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Explain? How do you split a cable twice? One end hooked to cam, the other hooked to axles, on a hard yoke. Soft yoke, the cables split and are twisted around the full diameter yoke, which hooks to the axles.
When building my own strings, I use BCY 450, so my strings (especially on my target bow) are usually less than 16 strands.

But lets just say you have a split cable made of 16 strands. One end is hooked to the cam. The other end splits to make the yoke. Half of 16 make 8 strands on each side of yoke. Those 8 strands have to split again to make the loop that goes around the axle. Leaving you with only 4 strands, plus serving material, that go around each end of the axle.

Now in my case, 16 strands of 450 is too thick to fit through most cable slides, so I usually make them 12 strands. Which leaves me with 6 on each side of the yoke, and 3 strands plus serving going around each side of the axle. :eek:

Like I said, I've never had one fail on me. Just seems like there should be more beef in that area. :D

Currently, I have a Winners Choice string and cables on my target bow, which has a split cable that is not served at the Y. I have had no problems with it twisting. If yours wants to keep twisting, my guess is that it is not served correctly.

Clear as pea soup right? ;) Some of this string stuff is hard to put into words that can be understood clearly, and everyone has their own idea of what works best. I'm no fortune teller... but I can see a lot of trial and error in your future :) , have fun!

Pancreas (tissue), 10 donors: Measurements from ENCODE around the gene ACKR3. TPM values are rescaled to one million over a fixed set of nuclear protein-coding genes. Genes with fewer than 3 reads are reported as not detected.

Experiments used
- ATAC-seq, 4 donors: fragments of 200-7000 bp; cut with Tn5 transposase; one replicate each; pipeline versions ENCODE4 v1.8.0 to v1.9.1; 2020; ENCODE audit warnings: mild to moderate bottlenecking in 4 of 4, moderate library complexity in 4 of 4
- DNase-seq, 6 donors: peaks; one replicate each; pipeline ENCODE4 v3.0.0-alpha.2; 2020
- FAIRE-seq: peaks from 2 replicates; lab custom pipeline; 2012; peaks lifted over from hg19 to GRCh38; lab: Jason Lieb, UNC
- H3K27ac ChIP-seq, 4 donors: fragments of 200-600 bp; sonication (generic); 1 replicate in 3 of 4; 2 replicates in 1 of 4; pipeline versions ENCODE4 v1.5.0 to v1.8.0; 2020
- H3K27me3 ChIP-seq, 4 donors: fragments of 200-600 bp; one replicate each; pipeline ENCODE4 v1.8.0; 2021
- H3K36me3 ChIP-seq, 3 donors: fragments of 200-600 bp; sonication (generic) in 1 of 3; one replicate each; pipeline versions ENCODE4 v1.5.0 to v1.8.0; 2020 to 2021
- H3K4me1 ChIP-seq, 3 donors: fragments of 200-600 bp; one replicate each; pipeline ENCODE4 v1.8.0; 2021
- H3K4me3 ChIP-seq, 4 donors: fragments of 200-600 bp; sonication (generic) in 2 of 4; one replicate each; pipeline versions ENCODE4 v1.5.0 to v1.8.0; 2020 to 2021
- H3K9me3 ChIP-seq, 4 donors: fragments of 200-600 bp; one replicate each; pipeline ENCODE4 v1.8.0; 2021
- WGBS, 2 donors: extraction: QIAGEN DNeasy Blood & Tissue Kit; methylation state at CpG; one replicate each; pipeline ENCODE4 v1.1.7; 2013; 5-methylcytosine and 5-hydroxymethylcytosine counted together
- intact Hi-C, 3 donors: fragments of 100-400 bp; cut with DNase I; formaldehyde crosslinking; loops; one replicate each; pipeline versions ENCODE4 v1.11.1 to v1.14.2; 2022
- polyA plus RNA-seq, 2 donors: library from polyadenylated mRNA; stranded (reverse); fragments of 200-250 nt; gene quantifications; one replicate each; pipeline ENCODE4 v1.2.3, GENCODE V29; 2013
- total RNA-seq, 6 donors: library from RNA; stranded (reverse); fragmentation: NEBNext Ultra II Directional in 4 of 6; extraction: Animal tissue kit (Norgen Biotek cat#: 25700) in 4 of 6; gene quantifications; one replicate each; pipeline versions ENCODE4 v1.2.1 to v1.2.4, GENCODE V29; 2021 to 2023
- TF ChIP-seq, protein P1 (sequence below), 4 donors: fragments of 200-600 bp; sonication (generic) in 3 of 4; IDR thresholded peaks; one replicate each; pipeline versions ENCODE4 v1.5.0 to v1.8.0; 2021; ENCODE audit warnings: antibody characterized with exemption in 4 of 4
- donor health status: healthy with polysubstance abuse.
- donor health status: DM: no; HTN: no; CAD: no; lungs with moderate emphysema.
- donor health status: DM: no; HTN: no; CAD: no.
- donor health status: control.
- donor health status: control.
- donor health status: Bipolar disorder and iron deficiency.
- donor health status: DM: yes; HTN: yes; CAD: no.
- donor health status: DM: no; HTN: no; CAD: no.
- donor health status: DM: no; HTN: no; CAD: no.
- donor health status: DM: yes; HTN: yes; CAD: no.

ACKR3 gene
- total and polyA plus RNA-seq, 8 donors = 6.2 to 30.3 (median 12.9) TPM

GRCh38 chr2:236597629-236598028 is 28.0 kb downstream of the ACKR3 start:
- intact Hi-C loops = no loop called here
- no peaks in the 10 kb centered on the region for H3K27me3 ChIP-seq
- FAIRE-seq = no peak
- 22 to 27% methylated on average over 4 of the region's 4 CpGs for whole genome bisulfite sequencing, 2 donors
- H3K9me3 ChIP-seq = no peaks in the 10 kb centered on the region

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Rhino, yer` scaring me dude!;)

I been spinning strings for a ton of years now, but I have yet to see a split yoke with 3 or 4 strands!

If your buss cable is made with 16 strands, you should have 8 on each side of the axle.


Disclaimer: I just reread your last post. Now I understand what you are saying. Each side of the yoke is 8 strands, but only 4 strands are lying in the axle loop.

I used to shoot my old HCA Safari @ 90 pounds with buss cables split like that. And that was using fastflite!

BTW, if you get a chance, try a set of strings with Brownell Ultra Cam. I just gave my last two 1/4 pound spools of 450 to a local taxidermist to use for stitching up hides.:D
 

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Rhino, Makes pefect sense now.:) The end loops somehow slipped my weary lil' mind!:eek: By the way, the strings that I had trouble with were 452, split with no loop serving, and no yoke serving. Even after over 2000 shots, they still were not consistant, and they would twist the leaches on the cables 1 full turn during the draw. I put 16 strand Ultracam, string/cables (from Berry) and now it shoots great again.:D I don't think the guy who made the 452 set knew what he was doing.:( Thanks for the fog lights.:) I need them sometimes.:p
 

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No problem HP...

Making strings is really not that difficult. You just have to pay attention to every detail, and I've built my share of strings that made it right into the garbage can, before I got it right.

I've heard some good things about those Berry strings, sounds like you are happy with them as well.

:)